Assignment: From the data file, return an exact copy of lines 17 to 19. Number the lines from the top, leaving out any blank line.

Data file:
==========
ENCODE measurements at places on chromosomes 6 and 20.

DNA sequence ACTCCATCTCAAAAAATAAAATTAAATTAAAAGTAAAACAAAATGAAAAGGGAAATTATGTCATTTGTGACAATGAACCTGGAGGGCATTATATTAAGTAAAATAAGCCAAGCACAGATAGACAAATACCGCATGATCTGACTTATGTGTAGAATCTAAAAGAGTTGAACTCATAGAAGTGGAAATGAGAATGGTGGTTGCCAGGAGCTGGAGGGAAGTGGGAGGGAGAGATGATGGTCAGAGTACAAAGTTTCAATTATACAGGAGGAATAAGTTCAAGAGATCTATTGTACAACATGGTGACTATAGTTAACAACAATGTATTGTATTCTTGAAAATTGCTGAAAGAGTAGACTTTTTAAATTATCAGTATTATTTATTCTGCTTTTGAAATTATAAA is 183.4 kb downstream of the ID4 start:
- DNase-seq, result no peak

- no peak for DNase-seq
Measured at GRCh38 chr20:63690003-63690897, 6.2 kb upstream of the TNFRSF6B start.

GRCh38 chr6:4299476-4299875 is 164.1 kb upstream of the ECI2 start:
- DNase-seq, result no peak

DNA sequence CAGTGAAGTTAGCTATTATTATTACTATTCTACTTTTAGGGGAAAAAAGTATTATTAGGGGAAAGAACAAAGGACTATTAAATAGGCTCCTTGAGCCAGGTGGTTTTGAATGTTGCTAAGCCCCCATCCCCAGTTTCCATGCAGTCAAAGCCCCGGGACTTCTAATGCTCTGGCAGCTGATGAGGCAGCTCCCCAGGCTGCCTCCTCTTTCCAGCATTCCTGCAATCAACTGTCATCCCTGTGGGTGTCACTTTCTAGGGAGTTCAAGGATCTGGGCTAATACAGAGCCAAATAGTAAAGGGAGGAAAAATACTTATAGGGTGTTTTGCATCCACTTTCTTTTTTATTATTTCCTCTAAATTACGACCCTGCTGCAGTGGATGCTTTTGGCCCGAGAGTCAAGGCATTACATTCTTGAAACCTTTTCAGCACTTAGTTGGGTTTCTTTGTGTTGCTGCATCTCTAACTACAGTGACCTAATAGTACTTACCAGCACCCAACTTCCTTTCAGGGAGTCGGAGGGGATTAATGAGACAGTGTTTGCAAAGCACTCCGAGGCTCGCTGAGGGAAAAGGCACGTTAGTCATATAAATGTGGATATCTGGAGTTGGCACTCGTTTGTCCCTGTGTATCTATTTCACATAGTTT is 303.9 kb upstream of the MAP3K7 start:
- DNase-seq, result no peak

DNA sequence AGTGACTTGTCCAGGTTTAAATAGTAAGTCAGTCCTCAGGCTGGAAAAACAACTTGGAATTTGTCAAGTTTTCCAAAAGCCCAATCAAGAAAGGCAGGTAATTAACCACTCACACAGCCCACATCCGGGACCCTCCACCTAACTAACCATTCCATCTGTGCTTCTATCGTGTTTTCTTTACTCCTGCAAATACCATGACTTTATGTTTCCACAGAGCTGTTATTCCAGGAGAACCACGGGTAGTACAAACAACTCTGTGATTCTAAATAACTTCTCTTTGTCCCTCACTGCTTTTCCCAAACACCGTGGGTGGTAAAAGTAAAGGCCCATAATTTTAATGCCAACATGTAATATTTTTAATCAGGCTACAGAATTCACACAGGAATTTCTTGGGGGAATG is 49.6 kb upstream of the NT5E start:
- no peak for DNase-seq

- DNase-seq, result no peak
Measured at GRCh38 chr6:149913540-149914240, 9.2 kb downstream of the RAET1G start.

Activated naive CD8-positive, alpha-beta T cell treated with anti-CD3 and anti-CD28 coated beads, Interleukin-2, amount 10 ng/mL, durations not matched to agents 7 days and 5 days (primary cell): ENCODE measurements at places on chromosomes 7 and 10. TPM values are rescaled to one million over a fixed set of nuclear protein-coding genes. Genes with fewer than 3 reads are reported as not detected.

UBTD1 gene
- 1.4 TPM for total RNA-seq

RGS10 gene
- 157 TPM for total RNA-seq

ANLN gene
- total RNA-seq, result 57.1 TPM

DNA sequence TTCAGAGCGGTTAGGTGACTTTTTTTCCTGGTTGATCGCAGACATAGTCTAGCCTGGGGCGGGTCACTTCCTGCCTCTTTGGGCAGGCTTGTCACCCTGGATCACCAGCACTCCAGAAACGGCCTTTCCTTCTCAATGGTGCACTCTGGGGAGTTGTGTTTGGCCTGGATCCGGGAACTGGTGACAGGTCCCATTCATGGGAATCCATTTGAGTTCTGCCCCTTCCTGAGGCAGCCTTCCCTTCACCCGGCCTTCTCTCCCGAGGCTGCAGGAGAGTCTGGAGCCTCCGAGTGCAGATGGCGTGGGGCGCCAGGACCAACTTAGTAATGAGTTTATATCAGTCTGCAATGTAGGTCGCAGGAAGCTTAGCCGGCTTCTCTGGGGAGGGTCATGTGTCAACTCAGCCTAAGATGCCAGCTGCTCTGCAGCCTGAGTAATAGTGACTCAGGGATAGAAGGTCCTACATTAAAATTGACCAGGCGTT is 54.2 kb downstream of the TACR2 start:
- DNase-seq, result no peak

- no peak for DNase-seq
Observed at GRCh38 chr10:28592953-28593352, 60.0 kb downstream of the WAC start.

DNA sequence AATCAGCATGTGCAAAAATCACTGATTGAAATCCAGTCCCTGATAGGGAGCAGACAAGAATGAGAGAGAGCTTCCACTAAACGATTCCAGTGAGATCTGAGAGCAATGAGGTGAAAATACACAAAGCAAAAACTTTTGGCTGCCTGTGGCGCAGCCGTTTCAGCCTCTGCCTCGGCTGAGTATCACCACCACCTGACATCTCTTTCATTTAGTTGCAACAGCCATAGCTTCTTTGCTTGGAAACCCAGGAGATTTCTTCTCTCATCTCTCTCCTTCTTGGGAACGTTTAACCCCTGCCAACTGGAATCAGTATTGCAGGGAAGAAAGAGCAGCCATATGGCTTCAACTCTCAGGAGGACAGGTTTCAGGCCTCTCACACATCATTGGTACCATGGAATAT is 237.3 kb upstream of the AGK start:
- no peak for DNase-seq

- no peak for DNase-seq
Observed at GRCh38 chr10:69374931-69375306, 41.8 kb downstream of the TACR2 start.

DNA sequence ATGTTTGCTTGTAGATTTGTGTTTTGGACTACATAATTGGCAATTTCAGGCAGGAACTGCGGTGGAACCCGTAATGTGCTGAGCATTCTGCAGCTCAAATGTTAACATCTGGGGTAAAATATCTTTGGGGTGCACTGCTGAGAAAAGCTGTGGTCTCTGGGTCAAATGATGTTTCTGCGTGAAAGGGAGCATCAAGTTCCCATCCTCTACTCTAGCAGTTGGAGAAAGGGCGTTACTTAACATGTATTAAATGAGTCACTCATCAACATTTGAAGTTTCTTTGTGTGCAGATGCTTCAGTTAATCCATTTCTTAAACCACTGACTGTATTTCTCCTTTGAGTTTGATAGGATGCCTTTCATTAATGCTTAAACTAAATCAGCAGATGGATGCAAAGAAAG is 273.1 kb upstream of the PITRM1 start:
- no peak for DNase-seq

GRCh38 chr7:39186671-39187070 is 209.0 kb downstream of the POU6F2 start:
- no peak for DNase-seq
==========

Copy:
RGS10 gene
- 157 TPM for total RNA-seq

ANLN gene